Improve your pieces - a winning system you need to know

One of the most effective ways to improve your chess understanding is to know where your pieces belong and how to adapt when the board situation changes. When there’s no forced tactics, one must formulate a plan for what to do. Instead of looking for a win or advantage, it’s often easier to identify a piece that can improve its position and function. Even improving your worst piece is a simple concept that avoids assessment insecurity.

And who better to learn from, than one of the best trainers in the world? RB Ramesh has trained thousands of chess players including the top players in the world. He’s the trainer of rising Indian prodigy Praggnanandhaa, and he helps many improving Indian Juniors attain the highest level. He has carefully selected examples that underline the importance of regrouping your pieces and giving you rules of thumb which are easy to remember.

  • Video running time: More than 4 hours (English)
  • Instructive examples
  • Extra: Database with exercises & Training with ChessBase apps – Play key positions against Fritz on various levels

This is what is delivered:

  • Fritztrainer App for Windows and Mac
  • Available as download or on DVD
  • Video course with a running time of approx. 4-8 hrs.
  • Repertoire database: save and integrate Fritztrainer games into your own repertoire (in WebApp Opening or in ChessBase)
  • Interactive exercises with video feedback: the authors present exercises and key positions, the user has to enter the solution. With video feedback (also on mistakes) and further explanations.
  • Sample games as a ChessBase database.
  • New: many Fritztrainer now also available as stream in the ChessBase video portal!

That's what the FritzTrainer App can do for you:

  • Videos can run in the Fritztrainer app or in the ChessBase program with board graphics, notation and a large function bar
  • Analysis engine can be switched on at any time
  • Video pause for manual navigation and analysis in game notation
  • Input of your own variations, engine analysis, with storage in the game
  • Learn variations: view specific lines in the ChessBase WebApp Opening with autoplay, memorize variations and practise transformation (initial position - final position).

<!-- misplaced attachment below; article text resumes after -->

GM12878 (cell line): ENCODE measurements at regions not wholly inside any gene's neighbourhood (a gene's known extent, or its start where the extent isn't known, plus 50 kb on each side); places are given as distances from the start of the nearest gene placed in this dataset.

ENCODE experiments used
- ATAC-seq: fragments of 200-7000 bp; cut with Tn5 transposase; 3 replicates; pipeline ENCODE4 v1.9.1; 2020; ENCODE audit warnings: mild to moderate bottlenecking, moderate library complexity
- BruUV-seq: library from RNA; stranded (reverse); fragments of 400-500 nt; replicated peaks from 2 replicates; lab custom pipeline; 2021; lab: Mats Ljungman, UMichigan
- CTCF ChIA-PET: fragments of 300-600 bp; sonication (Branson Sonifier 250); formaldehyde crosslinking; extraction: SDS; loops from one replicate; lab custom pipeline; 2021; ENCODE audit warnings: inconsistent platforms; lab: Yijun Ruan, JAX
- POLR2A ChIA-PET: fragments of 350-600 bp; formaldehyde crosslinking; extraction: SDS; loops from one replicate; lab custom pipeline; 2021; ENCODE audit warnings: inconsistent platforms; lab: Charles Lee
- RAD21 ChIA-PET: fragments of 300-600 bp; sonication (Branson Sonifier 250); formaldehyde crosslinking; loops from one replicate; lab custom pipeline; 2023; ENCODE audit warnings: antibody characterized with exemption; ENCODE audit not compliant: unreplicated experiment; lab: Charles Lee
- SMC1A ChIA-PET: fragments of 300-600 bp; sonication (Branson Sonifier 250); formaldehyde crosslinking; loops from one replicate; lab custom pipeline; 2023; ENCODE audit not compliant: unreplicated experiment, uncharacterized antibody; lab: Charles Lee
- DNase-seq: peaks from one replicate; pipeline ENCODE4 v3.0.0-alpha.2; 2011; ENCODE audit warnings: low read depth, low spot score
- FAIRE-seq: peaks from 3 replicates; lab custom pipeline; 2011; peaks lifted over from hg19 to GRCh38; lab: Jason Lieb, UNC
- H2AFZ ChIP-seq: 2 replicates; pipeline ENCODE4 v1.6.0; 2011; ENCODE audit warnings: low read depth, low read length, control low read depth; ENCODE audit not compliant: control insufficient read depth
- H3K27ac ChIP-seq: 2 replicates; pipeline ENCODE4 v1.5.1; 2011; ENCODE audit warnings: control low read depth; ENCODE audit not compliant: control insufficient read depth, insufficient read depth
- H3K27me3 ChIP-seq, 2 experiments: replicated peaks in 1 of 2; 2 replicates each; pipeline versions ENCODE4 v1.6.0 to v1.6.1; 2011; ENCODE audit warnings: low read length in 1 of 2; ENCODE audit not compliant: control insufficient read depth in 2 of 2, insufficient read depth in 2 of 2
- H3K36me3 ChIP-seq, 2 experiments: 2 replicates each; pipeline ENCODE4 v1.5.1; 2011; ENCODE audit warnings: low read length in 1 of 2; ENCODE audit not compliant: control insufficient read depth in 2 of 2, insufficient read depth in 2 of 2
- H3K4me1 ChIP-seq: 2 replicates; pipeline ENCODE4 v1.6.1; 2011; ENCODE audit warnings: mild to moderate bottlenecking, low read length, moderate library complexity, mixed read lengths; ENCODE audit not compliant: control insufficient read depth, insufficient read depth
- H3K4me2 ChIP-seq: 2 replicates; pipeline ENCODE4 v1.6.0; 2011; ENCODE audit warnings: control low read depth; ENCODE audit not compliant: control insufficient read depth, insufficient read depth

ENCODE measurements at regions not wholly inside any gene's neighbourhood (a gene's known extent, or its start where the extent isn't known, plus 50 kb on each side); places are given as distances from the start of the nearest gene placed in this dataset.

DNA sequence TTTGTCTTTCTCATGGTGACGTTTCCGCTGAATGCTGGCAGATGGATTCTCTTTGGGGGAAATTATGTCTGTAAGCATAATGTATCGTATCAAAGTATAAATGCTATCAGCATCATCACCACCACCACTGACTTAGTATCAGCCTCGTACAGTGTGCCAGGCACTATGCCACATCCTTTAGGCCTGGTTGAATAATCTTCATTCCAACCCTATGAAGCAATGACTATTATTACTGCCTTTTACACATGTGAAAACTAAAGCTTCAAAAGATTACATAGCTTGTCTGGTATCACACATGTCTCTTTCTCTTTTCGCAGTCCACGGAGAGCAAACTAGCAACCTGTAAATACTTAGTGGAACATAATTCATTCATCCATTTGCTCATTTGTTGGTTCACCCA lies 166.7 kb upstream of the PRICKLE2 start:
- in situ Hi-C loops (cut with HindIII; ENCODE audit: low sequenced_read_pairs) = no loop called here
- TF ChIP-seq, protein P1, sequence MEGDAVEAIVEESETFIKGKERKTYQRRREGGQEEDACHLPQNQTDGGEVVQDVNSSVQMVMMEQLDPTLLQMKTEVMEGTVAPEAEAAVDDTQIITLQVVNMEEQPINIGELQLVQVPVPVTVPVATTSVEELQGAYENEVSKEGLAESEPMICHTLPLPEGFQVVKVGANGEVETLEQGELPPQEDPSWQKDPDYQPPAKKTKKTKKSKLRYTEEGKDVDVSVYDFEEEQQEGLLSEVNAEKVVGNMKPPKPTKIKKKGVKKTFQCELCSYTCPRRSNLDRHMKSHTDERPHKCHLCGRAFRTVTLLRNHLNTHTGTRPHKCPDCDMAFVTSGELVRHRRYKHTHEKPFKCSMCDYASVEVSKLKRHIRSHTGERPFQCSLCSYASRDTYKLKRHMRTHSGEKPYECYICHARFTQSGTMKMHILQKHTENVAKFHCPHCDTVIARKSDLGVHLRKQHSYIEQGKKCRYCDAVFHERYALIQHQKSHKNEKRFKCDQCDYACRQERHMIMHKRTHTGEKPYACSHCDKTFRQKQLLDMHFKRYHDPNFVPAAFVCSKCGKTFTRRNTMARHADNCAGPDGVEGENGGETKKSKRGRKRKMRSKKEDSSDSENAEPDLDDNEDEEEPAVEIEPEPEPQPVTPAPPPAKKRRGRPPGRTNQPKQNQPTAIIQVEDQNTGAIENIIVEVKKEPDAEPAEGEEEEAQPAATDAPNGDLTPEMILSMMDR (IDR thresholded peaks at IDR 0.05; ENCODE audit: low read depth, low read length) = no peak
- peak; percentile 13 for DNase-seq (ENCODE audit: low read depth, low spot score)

• Active opening training: selected opening positions are transferred to the ChessBase WebApp Fritz-online. In a match against Fritz you test your new knowledge and actively play the new opening.

Even more possibilities: Start FritzTrainer in the ChessBase program!

  • The database with all games and analyses can be opened directly.
  • Games can be easily added to the opening reference.
  • Direct evaluation with game reference, games can be replayed on the analysis board
  • Your own variations are saved and can be added to the own repertoire
  • Replay training
  • LiveBook active
  • All engines installed in ChessBase can be started for the analysis
  • Assisted Analysis
  • Print notation and diagrams (for worksheets)

Sample video


  • Introduction
  • Identifying passive pieces
  • Themes
  • Piece Play: Example 1 - Renet vs Jussopow
  • Dynamic vs static positions: Example 2 - Karpov vs Schauwecker
  • Compare and evaluate: Example 3 - Kasparov vs Huebner
  • Improving a good-looking piece: Example 4 - Klimov vs Fominyh
  • Activity of the pieces: Example 5 - Miton vs Bulski
  • Multiple ideas: Example 6 - Kindermann vs Tatai
  • Identify the worst piece: Example 7 - Short vs Vaganian
  • The jobless piece: Example 8 - Adams vs Bacrot
  • Playing on colours: Example 9 - Salgado Lopez vs Caruana
  • Quiet moves: Example 10 - Karpov vs Spassky
  • The hidden moves: Example 11 - So vs Heine Nielsen
  • Dominant piece play: Example 12 - Petrosian vs Gulko
  • Finding resources: Example 13 - Giri vs Tomashevsky
  • The art of focusing our pieces: Example 14 - Garcia Martinez vs Pigusov
  • Conclusion
  • Practice Positions
  • Description
  • Position 1: Vidit vs Roiz, 2018
  • Position 2: Kasparov vs Beliavsky, 1983
  • Position 3: Tkachiev vs Ivanov, 2014
  • Position 4: Wang Hao vs Caruana, 2013
  • Position 5: Nakamura vs Gelfand, 2012
  • Position 6: Carlsen vs Mamedyarov, 2014
  • Position 7: Morozevich vs Shirov, 1999
  • Position 8: Korchnoi vs Hamann, 1978
  • Position 9: Polugaevsky vs Petrosian, 1981
  • Position 10: Nevednichy vs Sideif Sade, 1979
  • Bonus
  • Analysis
  • Exercises
Add to Cart